Four others at the 2003 party, which was videotaped, pled guilty in order to serve less time. But in the 2005 trial, Wilson stated that he did not want to enter a guilty plea and spend his life registered as a sex offender--precluding him from living in the same home as his 8-year-old sister, among other things--and successfully fought a sexual assault charge. But he was found guilty of aggravated child molestation for the oral sex. This carried a 10-year-minimum sentence in Georgia.

The Georgia law originally included an exception. Dubbed "The Romeo & Juliet" clause, it clarified that teens who engaged in consensual intercourse would be excluded from the 10-year-minimum sentencing requirement. Instead, these offenders would be guilty of a lesser misdemeanor charge. But they forgot to include language about oral sex.

In 2006, state legislators amended the law so that teens engaging in intercourse and/or oral sex could only be charged with a misdemeanor--and serve up to 12 months in jail for the "crime."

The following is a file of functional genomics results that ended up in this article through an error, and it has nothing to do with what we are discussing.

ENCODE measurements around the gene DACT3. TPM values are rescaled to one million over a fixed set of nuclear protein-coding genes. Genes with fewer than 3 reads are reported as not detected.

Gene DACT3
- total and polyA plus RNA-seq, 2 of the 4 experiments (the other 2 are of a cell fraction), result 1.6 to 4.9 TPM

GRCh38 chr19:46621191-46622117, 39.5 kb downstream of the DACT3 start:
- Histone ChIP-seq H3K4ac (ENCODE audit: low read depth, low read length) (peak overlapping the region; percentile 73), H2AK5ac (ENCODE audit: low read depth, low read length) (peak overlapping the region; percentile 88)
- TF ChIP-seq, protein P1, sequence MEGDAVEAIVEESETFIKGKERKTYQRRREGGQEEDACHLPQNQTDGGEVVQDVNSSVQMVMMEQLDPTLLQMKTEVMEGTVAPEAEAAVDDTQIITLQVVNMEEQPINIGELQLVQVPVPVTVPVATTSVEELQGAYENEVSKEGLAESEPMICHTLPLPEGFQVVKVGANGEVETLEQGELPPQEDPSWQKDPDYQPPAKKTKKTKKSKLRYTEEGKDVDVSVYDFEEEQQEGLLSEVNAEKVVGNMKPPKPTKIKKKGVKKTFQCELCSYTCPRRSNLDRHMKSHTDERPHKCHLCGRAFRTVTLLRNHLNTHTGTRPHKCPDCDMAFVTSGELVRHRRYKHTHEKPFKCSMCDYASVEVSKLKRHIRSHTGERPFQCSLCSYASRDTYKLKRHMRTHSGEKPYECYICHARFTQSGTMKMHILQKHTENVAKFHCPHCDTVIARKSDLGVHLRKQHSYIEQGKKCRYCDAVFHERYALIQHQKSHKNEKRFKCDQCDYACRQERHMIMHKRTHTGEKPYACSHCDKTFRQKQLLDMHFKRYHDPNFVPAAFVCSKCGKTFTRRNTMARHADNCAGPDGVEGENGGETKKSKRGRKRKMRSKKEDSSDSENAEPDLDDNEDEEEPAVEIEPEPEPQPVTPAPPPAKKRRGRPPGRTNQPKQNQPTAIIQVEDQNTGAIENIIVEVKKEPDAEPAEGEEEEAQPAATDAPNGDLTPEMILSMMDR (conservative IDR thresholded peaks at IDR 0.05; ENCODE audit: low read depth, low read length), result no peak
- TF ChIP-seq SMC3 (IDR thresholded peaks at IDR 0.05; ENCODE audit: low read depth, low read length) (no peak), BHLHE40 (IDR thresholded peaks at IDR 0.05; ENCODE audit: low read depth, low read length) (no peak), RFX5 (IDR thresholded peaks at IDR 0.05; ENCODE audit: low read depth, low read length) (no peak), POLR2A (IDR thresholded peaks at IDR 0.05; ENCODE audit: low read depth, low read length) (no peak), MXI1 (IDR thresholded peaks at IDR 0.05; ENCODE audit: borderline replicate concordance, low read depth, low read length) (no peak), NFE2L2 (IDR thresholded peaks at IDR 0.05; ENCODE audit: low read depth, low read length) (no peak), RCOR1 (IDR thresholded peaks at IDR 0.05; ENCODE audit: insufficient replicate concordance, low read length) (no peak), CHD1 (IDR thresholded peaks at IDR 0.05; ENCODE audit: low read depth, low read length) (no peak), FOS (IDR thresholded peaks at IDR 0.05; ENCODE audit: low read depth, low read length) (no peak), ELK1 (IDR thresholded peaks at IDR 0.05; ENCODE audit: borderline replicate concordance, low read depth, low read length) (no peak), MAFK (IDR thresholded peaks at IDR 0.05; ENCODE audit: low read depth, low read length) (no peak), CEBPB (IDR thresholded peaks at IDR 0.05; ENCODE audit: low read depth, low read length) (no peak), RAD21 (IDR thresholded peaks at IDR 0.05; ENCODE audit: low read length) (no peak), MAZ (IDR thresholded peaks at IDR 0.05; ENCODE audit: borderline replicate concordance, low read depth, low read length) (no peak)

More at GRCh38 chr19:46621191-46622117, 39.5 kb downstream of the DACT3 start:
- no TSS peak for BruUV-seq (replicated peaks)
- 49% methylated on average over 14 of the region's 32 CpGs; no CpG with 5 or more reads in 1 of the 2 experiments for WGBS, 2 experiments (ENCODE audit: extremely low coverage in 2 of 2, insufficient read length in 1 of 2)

When I read about this case, I have an evil fantasy.

I envision a slew of creative activists spreading out across the state of Georgia--with a special emphasis on the home districts of this law's proponents and hey, maybe even the lawmakers' own teens--and collecting the tens (no, wait a minute) hundreds (no wait a minute) thousands (no, wait a minute) tens of thousands (no, wait a minute) hundreds of thousands of teens who have broken the law by having oral sex or intercourse in their "tender years" and flooding the courts with their cases. (Remember, according to the Centers for Disease Control, 70 percent of teens are sexually active by the time they reach 19; the average age of first intercourse is 17; 59 percent of sexually experienced female teens had first sex with a partner who was 1 to 3 years their senior; 13 percent of all 15-year-olds have had intercourse.) I would like to see all these cases stacked on the desk of the over-eager district attorney who has so vigorously pursued this absurd case. And I would like to see state legislators buckling under the cost of these investigations, trials, and long prison sentences.

Some residents in the state have worried that African-American Genarlow Wilson was selectively prosecuted because of his race. I believe the state of Georgia would do well to allay these concerns by pursuing, in a fair and equitable manner, each and every case involving sex among consenting minors. After all, it's a crime, right?

Or have I fallen down some rabbit hole?